I’m sure you’ve seen Marc Huber’s wonderful blog Using BTP Authentication and Destinations with SAP AppGyver – this is a big step forward for integrating SAP AppGyver in SAP Business Technology Platform, and I think the first of many giant leaps to come.
Now that I’ve gotten to work with the feature, I’d like to offer some tips for using it, and a quick example.
Setting Up Your Destination
I set up both S/4HANA and S/4HANA Cloud destinations. The destinations (with Basic Authentication) are essentially the same, though the setup before the destination is different.
Whatever you do, remember to define the following properties for the destination (without them they won’t appear in AppGyver):
- HTML5.DynamicDestination = true
- WebIDEEnabled = true
You must also understand that your destination must point to an OData service. This is different, for example, from SAP Conversational AI where you can have a generic destination pointing to the system and then specify a service and entity when you make specific calls. In other words, with AppGyver, you may need to set up multiple destinations if you call multiple OData services even in the same system (this may change in the future).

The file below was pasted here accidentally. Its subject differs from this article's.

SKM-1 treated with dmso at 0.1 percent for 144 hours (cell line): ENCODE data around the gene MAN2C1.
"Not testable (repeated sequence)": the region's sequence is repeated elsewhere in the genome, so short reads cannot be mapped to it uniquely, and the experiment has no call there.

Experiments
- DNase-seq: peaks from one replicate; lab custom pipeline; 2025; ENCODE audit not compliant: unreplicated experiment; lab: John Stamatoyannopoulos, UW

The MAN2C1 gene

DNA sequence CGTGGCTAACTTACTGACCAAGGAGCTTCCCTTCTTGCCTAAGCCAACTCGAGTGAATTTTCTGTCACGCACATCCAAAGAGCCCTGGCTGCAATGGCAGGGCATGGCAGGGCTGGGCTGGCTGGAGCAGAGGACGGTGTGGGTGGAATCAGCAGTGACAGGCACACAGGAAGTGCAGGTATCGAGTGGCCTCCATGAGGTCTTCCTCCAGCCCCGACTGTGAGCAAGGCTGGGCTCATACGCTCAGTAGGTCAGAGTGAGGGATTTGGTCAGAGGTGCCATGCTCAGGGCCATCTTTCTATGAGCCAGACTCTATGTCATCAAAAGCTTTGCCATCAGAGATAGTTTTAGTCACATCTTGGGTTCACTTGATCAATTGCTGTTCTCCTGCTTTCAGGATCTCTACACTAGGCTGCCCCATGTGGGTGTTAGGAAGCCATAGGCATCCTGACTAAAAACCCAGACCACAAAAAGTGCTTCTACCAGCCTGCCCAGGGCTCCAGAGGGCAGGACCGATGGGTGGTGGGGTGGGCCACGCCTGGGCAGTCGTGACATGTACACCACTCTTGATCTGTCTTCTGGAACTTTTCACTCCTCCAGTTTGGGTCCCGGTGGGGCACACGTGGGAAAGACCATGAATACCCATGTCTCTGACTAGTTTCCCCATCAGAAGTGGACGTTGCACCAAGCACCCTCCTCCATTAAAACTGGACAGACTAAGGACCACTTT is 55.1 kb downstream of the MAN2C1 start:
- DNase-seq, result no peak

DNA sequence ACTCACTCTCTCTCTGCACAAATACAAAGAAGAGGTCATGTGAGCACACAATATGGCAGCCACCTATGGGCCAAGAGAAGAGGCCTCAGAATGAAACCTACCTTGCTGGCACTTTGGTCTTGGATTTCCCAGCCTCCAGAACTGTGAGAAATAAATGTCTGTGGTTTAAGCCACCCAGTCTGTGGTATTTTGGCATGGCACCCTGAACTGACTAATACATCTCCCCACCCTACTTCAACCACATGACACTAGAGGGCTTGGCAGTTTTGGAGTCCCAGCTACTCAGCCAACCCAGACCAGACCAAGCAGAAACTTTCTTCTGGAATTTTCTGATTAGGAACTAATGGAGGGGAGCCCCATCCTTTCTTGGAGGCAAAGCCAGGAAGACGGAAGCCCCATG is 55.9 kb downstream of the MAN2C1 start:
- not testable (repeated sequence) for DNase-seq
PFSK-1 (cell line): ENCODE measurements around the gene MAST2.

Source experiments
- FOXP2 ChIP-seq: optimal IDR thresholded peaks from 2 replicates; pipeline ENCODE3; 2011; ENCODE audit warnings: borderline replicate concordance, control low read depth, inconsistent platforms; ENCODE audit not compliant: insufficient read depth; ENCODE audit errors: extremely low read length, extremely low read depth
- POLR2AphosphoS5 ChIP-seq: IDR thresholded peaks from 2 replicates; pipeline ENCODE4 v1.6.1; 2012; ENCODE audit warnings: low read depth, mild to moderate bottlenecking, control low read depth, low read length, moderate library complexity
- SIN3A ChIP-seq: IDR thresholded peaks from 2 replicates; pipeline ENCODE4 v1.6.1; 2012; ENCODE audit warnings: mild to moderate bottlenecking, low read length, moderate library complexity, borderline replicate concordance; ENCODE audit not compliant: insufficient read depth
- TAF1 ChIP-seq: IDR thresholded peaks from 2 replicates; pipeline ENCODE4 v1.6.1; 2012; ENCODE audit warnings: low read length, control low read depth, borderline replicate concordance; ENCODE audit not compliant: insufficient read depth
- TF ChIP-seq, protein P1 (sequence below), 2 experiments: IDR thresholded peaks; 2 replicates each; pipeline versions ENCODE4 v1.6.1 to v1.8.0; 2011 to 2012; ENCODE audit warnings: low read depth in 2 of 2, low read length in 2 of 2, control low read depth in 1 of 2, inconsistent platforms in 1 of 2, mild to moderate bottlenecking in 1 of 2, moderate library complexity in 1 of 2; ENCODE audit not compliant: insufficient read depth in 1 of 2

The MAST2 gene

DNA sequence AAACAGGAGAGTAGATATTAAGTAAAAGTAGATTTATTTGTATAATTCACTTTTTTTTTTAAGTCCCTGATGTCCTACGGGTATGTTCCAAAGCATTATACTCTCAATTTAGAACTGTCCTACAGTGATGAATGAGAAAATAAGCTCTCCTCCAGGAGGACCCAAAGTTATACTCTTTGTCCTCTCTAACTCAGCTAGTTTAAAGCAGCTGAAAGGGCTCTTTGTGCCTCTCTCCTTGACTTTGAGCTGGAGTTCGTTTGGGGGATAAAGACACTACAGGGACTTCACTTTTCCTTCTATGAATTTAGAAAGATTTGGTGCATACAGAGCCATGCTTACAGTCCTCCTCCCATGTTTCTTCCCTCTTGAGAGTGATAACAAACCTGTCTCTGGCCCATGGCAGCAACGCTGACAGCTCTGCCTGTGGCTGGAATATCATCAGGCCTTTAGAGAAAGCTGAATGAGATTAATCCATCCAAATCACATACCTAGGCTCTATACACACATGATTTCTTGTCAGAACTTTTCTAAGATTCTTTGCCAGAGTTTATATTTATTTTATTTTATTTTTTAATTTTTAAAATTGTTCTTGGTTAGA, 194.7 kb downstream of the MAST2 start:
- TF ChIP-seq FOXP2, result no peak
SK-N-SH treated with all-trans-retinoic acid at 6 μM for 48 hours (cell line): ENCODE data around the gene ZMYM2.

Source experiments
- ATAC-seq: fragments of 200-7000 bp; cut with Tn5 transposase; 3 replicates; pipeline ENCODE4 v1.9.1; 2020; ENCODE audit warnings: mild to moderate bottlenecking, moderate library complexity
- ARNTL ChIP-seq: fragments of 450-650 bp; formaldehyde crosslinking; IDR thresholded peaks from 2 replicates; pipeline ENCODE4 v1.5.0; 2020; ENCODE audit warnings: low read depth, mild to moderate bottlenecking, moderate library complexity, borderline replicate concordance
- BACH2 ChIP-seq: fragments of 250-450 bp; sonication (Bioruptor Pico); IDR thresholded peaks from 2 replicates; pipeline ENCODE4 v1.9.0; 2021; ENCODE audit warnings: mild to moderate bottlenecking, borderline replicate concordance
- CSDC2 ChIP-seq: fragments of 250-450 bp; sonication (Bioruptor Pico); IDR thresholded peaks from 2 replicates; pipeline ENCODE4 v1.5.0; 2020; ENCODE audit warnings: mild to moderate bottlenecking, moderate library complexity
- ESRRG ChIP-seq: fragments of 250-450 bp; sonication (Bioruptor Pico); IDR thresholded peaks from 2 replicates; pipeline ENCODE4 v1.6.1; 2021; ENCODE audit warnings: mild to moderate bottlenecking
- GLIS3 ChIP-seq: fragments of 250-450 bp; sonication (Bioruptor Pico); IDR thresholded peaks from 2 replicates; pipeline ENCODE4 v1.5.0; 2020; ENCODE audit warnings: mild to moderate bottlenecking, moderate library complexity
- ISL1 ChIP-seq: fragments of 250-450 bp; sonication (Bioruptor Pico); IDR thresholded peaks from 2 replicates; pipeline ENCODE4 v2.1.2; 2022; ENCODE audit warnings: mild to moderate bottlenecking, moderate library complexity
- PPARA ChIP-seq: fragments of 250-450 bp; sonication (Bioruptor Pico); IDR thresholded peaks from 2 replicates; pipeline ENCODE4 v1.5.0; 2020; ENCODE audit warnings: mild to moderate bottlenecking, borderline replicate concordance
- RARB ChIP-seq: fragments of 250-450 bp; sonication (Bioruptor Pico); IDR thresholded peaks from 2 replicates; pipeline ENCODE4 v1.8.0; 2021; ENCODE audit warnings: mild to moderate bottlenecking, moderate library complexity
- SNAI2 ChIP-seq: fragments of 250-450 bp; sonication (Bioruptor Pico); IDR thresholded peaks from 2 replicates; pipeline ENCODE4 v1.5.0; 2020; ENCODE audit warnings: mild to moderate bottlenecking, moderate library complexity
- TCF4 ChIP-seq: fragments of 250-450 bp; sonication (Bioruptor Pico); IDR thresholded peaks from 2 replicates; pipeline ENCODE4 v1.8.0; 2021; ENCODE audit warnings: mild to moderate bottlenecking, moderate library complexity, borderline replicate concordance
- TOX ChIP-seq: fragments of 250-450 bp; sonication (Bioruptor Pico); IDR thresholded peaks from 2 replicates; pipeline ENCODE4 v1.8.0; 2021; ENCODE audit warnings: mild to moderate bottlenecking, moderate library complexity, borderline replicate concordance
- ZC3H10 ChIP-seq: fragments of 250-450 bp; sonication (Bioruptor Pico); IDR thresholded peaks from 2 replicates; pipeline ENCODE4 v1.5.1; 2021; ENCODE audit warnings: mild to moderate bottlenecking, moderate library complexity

Of course, what’s really good is that AppGyver will now read the service metadata and let you discover the entities inside, and even browse the data.
If your an S/4HANA guru, this may be old hat, but I’d thought I’d just review how I set things up (after getting access to both front-end and backend systems, and getting the administrator role).
- Best to set up a technical user for accessing the APIs.
- Give the technical user the permissions for the APIs you want to access (e.g., for sales orders, I needed SAP_BR_INTERNAL_SALES_REP role).
- Set up the cloud connector. It’s pretty simple and there are a lot of blogs/guides for this.
- Add your subaccount (you’ll need BTP administrator access and maybe the cloud connector role)